Almost 50 years later, Wolfe, the Great White Suited One, still has a point. Fashion writers like to draw a straight line from the current obsession with ripped sweaters, holey T-shirts, and shredded jeans to ‘90s grunge or early ‘80s punk — sartorial nostalgia seems to revolve faster than Mercury as old looks spin in and out of fashion ever more quickly. But while style nostalgia may be quick, fashion memory is short. It’s easy to draw a straight line from Vivienne Westwood’s bondage pants for her London boutiques Sex and World’s End to Off-White’s reconfigured Levi’s, but even if you pepper that timeline with nods to Kurt Cobain, as Fear of God’s Jerry Lorenzo does, you’re missing some important, if unappealing, stops.
You’re missing, for example, Roberto Cavalli, the Italian designer whose sandblasted, jewel-encrusted, baroque-printed, and tarted-up denim defined the over-the-top style of the Clinton era. You’re skipping the mall chic of the “acid-wash” trend of the Reagan era. You’re overlooking the haute couture patchwork of the hippie era, perhaps the first time when people purposefully bought new clothes rubbed raw with sandpaper in order to look aged. Above all, you’re averting your eyes from the point, and that is this: Rich people have always adopted the clothing of the hoi polloi in order to appease their own feelings of inauthenticity and to show that they’re, like, cool with the revolutionaries.
Writing for the New York Times Magazine last spring, Troy Patterson asks, “Who Gets to Wear Shredded Jeans?” and his answer is, disturbingly, everyone: “These are clothes that suit the Friday-evening needs of Forever 21-year-olds buttressing their unformed selves with ceremonial battle scars, and they also meet the Saturday-morning wants of grown-ups who, arrayed as if to hint at having been out all night, enliven the running of errands by wearing trousers that look and feel like an opiated hangover.” Young or middle-aged, the shreds mark you as hip enough to do your thing while looking like you don’t give a buttoned-up fuck.
But here’s the thing: If 15-year-olds can plunk down $55 of their hard-earned babysitting money at American Eagle in Branson, Missouri, and if Karlie Kloss can be paid to wear Raf Simons’ $760 Destroyed Y Sweater, and they can both share the shredded aesthetic most reminiscent of a Salvation Army castoff worn by a Dumpster-diving crustpunk, what’s separating the cool kids with the swole credit score from the wannabes who count their pennies? In other words, if your fashion makes you look poor, how do you make sure that people know you’re rich? Because, after all, no one rich enough to pay $462 for Off-White’s Tulip Shorts wants to actually look poor — they just want to look like they’re so rich that they don’t care if they look poor.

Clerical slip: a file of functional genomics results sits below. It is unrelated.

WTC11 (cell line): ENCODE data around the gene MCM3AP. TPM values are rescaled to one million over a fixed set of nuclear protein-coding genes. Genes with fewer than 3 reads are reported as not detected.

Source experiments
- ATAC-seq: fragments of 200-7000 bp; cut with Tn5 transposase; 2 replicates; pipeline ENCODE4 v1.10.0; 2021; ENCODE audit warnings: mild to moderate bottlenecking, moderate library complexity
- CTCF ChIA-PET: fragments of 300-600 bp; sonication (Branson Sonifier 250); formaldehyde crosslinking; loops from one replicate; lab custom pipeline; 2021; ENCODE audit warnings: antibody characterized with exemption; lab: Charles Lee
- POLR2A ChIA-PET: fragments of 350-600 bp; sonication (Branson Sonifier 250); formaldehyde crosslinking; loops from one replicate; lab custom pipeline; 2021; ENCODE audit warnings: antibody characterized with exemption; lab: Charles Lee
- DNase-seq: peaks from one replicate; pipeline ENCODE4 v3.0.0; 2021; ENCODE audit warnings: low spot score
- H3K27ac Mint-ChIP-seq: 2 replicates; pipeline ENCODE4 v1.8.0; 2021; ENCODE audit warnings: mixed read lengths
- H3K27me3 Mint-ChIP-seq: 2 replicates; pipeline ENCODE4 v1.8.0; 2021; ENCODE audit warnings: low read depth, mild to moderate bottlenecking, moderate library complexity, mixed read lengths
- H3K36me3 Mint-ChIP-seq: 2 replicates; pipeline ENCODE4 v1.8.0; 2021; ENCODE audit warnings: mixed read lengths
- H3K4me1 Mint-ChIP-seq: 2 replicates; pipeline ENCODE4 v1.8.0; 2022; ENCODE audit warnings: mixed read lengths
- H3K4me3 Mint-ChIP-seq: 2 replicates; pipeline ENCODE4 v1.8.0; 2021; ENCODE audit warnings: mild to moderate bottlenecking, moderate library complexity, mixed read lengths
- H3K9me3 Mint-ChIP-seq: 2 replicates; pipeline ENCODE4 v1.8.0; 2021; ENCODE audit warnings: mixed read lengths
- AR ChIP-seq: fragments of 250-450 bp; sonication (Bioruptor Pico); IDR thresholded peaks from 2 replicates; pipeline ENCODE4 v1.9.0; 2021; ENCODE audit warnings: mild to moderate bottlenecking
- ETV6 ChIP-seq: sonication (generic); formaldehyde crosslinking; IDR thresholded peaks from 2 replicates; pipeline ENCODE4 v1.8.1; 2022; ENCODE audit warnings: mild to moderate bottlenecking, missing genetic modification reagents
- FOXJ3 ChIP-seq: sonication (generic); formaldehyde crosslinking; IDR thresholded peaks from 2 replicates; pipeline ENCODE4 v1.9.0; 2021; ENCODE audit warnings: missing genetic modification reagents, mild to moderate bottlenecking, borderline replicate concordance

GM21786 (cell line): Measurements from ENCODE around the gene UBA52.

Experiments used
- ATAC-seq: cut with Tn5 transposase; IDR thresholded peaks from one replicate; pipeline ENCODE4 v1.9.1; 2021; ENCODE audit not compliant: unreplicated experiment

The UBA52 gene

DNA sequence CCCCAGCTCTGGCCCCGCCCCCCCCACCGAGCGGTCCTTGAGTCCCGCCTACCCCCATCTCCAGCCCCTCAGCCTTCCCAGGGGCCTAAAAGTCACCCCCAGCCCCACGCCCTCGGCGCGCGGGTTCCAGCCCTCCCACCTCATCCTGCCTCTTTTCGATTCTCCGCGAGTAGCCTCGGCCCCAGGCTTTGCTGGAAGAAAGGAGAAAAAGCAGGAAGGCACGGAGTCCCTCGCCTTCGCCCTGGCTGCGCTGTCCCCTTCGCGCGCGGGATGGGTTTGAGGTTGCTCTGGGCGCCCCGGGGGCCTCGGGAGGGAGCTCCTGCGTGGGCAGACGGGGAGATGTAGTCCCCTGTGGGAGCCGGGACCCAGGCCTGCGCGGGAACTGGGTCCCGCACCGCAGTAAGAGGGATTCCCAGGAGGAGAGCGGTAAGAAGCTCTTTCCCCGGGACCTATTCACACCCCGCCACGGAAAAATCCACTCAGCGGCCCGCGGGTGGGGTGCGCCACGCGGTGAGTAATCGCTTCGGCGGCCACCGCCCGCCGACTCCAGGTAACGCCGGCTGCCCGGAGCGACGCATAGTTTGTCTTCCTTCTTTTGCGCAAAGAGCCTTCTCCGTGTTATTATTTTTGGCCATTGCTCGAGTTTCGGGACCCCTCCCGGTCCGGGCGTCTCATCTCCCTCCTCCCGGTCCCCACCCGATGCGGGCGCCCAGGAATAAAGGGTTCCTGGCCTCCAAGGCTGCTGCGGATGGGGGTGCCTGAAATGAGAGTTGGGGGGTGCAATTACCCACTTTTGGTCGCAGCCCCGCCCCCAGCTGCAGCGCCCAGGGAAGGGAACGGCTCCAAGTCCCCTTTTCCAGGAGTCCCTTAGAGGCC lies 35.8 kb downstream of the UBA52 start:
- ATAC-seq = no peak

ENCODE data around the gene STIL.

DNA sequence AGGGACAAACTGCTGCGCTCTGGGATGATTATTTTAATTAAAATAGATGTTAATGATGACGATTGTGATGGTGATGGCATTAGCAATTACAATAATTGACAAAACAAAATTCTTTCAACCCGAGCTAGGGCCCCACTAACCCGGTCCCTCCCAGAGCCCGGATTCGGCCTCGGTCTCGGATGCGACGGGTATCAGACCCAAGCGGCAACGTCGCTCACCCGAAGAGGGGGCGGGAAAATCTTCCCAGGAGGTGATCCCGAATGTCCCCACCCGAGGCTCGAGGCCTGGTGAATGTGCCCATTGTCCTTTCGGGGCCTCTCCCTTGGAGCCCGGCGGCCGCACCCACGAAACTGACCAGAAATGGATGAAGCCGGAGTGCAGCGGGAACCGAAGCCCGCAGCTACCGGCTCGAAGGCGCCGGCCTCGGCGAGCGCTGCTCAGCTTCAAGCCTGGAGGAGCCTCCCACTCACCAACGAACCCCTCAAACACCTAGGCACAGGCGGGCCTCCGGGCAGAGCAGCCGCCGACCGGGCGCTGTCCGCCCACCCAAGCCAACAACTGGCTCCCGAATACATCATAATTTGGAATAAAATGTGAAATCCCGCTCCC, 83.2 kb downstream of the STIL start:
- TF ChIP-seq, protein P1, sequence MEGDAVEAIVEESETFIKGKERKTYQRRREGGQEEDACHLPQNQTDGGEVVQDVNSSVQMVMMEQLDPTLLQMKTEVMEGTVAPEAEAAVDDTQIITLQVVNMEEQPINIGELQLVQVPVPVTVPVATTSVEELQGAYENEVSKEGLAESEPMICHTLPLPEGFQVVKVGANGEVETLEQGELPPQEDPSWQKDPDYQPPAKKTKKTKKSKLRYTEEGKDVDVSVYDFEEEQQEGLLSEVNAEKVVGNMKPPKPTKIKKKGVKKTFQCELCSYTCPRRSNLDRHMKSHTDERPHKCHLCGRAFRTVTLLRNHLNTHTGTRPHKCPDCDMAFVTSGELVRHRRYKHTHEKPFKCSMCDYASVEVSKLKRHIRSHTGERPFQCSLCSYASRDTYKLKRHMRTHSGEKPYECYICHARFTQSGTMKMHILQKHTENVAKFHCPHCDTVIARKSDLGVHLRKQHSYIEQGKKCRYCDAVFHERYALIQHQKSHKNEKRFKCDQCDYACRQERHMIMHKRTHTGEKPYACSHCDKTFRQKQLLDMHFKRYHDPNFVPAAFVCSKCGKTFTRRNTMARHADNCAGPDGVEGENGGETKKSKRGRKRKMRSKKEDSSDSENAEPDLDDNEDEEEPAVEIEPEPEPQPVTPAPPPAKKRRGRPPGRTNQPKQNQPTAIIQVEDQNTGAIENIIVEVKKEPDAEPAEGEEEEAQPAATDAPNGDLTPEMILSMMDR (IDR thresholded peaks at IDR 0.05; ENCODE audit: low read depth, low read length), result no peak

The short answer is that you Beau Brummel up that bitch, which is to say that you turn your pursuit of clothing and your act of dressing into a prolix ritual, a religion, if you will, one that takes you on deep dives into fashion houses like Carpe Diem, an Italian brand that makes bespoke garments out of leathers that have been crushed, washed, and buried in the deserts of Afghanistan. No rip is too dear, no fade too subtle, if people who know what they’re looking at know that what they’re looking at is a pair of $495 Frame Nouveau Le Mix jeans.
Beau Brummel, history’s shorthand for aggressively well-heeled men, is an aspirational figure for wealthy cool kids wanting to assert their sartorial street cred. Brummell made trousers look good in the late 18th century, a time when trousers — not the passé knickers and hose of Brummell’s dad — were clothing that workmen wore. Sans-culottes were the revolutionaries of France; quite literally, the name translates to “without breeches.” If the wearing of jeans differentiated blue-collar men from those who wore suits until the advent of casual Fridays in the ‘90s, so too did the wearing of pants differentiate classes of men in the late 18th century. Brummell made trousers de rigueur, and he did it with a clothing budget of about $160,000 a year (adjusted for today’s money).
In the eternal high school of life, we’re all desperate losers hoping to be mistaken for one of the in-crowd. Artfully ripped clothes appear to perform that delicate dance between not trying and trying too hard, and when we can “get away” with it (as if fashion is a crime), what transcendence! The question is knowing about shredded clothing, knowing their political history, knowing their taint of elitism, knowing their cost to people and to planet, and knowing that no matter what we do we will never, ever be as unintentionally cool as Joey or Janis or Lenny, who will choose to buy these clothes? The French aristocrats lost their heads over trousers. Who’s next?